At The Columbus Museum, in Columbus, GA, "Soldier Portraits" is being shown concurrently with an exhibition of photographic portraits from the mid-19th century, including many ambrotypes and daguerreotypes. Drawn largely from the holdings of two private collectors, it's an impressive array of photo-objects, often mounted in period cases. While the appeal has more than a little to do with their distance in time from the contemporary viewer, that exhibit is titled “Likenesses in the Latest Style” —  because of course that’s exactly what they were when they were made: the exciting results of technological progress in image-making. (I gather that title is borrowed from an advertisement from that era.)

A one point in On Photography, which was first published in 1977, Sontag mentions that then-popular Polaroid camera, in producing one-of-a-kind objects, echoes some of the appeal of early photo techniques. But the other appeal of the Polaroid was ease of use, and on that front of course it has been trumped by digital successors, which need produce no physical object whatsoever.

I also hope Ellen will forgive me for dragging her work into this series, since the "Soldier Portraits" project has a good deal more going for it than its indirect connection to my little musings about digital technology. It just so happens that this one piece, "SGT O'Tarya Cambridge," struck me as a kind of essay on the meaningful personal picture, all in one image.

So here, below, is a picture of a photo-object in which the subject holds a likeness in the latest style: a non-object residing in a device that performs numerous other functions. I took this picture with a digital camera, and share it with you now — by way of whatever device you may be using yourself.

Previously in this intermittent series:

Monkey or Drone?

Ruscha Vs. Street View

The "Oh Yeah" Tool


 

 

|
Share This Story

Comments

Design Observer encourages comments to be short and to the point; as a general rule, they should not run longer than the original post. Comments should show a courteous regard for the presence of other voices in the discussion. We reserve the right to edit or delete comments that do not adhere to this standard.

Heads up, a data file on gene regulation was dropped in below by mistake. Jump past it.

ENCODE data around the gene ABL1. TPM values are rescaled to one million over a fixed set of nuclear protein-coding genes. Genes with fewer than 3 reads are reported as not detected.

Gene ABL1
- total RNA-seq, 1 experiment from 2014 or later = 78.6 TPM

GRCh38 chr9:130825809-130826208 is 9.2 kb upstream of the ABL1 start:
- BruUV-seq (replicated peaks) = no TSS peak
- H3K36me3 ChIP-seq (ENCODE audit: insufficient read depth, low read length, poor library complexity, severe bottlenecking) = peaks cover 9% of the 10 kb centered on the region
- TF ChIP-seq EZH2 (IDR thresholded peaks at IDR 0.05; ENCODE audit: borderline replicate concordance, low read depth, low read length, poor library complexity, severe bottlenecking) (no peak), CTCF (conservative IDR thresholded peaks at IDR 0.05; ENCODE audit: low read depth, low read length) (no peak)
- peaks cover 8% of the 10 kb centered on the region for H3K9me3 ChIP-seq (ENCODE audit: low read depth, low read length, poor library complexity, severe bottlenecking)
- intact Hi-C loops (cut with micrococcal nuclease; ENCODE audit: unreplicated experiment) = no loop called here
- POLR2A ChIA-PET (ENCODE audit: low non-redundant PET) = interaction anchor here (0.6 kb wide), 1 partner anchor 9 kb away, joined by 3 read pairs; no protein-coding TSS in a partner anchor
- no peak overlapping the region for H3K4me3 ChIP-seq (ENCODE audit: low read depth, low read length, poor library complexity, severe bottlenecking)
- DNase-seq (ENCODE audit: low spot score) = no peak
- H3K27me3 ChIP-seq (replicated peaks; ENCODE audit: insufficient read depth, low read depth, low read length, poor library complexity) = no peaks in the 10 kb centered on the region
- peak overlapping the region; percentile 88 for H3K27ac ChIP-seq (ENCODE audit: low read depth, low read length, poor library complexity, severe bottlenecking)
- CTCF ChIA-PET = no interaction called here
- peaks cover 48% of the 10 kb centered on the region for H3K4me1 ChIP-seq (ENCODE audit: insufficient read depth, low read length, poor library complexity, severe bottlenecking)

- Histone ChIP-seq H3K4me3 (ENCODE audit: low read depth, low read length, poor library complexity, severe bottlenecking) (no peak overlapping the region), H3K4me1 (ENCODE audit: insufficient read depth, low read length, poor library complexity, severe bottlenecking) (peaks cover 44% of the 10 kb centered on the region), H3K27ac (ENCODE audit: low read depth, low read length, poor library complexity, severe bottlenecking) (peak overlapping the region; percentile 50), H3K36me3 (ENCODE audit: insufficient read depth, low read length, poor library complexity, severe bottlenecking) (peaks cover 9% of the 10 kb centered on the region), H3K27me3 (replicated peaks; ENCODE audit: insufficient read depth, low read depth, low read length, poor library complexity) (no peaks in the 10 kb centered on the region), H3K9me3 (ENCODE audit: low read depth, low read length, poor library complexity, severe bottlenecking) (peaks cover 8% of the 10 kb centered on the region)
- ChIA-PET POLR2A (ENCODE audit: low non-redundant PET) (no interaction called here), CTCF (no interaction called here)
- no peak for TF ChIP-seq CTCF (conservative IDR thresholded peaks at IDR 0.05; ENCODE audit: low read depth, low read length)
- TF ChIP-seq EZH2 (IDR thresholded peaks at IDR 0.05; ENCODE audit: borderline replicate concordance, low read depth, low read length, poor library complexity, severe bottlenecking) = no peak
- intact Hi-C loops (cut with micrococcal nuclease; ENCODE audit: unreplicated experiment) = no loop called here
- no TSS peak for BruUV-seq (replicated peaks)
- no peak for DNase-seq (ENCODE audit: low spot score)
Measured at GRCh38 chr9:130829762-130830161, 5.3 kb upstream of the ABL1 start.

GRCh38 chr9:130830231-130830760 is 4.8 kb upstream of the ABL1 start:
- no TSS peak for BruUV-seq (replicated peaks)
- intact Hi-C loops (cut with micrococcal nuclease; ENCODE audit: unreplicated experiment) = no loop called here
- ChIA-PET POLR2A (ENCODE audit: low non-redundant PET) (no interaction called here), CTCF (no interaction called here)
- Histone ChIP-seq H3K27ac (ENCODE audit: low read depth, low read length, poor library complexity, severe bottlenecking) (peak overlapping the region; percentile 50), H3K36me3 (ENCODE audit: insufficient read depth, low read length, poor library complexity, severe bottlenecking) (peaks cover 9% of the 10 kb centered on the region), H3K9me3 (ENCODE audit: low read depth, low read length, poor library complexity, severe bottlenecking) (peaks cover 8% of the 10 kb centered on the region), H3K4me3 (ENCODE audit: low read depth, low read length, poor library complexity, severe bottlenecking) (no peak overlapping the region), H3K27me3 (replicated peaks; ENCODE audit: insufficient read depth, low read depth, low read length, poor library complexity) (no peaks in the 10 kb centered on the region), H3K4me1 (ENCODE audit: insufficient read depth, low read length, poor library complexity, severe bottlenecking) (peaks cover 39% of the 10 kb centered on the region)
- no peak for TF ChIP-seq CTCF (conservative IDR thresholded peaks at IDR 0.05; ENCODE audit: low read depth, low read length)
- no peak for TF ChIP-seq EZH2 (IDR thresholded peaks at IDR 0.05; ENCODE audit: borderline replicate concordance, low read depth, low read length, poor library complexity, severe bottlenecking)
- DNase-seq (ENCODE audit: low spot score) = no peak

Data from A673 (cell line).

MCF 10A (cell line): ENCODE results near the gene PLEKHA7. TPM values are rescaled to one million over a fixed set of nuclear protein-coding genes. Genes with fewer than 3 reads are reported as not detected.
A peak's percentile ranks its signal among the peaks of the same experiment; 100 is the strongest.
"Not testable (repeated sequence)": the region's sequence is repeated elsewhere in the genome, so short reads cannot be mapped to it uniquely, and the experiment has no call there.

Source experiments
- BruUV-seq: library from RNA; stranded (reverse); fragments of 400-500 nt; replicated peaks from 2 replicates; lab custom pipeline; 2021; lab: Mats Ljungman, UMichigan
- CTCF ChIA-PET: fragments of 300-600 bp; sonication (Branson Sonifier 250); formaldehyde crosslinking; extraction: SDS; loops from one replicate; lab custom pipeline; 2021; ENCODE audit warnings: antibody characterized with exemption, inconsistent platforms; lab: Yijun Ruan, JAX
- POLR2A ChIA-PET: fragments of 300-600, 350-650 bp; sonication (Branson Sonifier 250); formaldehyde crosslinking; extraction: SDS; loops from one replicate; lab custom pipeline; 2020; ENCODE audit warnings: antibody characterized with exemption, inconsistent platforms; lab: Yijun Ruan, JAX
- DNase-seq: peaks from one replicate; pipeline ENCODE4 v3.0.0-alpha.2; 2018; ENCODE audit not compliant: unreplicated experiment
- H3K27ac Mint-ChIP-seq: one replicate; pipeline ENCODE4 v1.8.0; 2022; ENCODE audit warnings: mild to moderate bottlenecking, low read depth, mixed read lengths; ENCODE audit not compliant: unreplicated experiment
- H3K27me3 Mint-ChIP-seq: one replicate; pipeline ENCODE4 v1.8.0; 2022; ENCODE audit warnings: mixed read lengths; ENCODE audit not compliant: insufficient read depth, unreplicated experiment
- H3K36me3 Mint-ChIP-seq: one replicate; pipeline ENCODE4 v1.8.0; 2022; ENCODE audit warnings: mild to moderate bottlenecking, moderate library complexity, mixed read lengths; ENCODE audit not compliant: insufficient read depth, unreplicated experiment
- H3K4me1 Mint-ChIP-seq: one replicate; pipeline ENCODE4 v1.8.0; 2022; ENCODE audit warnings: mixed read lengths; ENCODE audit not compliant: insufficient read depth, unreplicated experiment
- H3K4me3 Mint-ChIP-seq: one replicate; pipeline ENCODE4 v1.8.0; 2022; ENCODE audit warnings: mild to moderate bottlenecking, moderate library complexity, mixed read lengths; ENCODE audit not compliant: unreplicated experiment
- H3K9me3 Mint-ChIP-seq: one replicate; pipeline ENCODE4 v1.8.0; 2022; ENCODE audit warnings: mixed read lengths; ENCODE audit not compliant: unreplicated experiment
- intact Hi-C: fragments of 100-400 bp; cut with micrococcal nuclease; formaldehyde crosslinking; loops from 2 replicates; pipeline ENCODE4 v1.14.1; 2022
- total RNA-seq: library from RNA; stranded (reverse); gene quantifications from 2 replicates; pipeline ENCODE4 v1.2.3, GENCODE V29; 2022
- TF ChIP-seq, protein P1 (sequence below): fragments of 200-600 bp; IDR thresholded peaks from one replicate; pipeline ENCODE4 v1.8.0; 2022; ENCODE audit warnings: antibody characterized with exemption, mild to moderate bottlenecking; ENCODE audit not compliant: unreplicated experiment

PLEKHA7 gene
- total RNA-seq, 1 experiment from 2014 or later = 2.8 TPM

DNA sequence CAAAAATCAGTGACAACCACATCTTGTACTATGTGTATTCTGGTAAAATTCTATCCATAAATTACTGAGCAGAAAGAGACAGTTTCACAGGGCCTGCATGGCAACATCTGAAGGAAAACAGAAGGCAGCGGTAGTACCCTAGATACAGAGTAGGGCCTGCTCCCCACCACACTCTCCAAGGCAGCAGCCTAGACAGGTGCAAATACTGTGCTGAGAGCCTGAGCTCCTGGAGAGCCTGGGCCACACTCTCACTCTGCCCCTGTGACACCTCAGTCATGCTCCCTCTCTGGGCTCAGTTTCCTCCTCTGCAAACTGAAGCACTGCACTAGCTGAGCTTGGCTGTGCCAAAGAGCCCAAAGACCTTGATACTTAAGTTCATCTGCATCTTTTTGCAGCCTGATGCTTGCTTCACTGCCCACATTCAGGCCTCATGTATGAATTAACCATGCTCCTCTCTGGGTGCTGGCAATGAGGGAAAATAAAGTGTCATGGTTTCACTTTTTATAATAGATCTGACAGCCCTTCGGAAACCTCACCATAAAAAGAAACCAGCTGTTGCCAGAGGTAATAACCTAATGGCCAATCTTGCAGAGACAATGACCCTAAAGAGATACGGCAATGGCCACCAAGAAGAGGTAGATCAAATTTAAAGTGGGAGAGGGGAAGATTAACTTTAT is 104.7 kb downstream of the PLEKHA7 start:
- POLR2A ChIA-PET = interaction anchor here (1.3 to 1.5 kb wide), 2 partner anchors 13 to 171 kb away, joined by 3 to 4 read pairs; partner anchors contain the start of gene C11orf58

Read Complete Comments Policy >>


Name             

Email address 




Please type the text shown in the graphic.


|
Share This Story



ABOUT THE AUTHOR

Rob Walker is a technology/culture columnist for Yahoo News. He is the former Consumed columnist for The New York Times Magazine, and has contributed to many publications. He is co-editor (with Joshua Glenn) of the book Significant Objects: 100 Extraordinary Stories About Ordinary Things, and author of Buying In: The Secret Dialogue Between What We Buy and Who We Are
More Bio >>

DESIGN OBSERVER JOBS









RELATED POSTS


The Ten Most Popular Essays of 2013
Our most popular essays of 2013 range in topic from design criticim to punctuation, surrealism to fast food restaurant design, Rem Koolhaas to South African towns, and of course, the heated debate on the future of the AIGA.

Accidental Mysteries, 11.27.11
Welcome to Accidental Mysteries, a weekly cabinet of visual curiosities set aside for your perusal and enlightenment.

Design and Health: Flipping the Pyramid
It's easy for two people to look at the same information — such as this chart (above) about health costs — and perceive totally different things.

Accidental Mysteries, 11.06.11
Welcome to Accidental Mysteries, a weekly cabinet of visual curiosities set aside for your perusal and enlightenment.

Accidental Mysteries, 10.09.11
Welcome to Accidental Mysteries, a weekly cabinet of visual curiosities set aside for your perusal and enlightenment.